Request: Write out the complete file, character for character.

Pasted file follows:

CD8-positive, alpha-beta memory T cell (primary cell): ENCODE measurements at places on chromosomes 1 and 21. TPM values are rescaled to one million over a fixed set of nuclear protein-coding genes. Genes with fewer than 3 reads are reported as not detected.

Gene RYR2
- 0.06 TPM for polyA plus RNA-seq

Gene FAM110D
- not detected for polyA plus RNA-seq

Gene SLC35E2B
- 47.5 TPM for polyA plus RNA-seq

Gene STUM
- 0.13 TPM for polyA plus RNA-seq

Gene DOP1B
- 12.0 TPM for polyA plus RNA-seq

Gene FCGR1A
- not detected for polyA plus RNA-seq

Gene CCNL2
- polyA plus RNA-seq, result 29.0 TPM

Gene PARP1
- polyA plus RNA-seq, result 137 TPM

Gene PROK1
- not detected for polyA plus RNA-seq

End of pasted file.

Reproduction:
CD8-positive, alpha-beta memory T cell (primary cell): ENCODE measurements at places on chromosomes 1 and 21. TPM values are rescaled to one million over a fixed set of nuclear protein-coding genes. Genes with fewer than 3 reads are reported as not detected.

Gene RYR2
- 0.06 TPM for polyA plus RNA-seq

Gene FAM110D
- not detected for polyA plus RNA-seq

Gene SLC35E2B
- 47.5 TPM for polyA plus RNA-seq

Gene STUM
- 0.13 TPM for polyA plus RNA-seq

Gene DOP1B
- 12.0 TPM for polyA plus RNA-seq

Gene FCGR1A
- not detected for polyA plus RNA-seq

Gene CCNL2
- polyA plus RNA-seq, result 29.0 TPM

Gene PARP1
- polyA plus RNA-seq, result 137 TPM

Gene PROK1
- not detected for polyA plus RNA-seq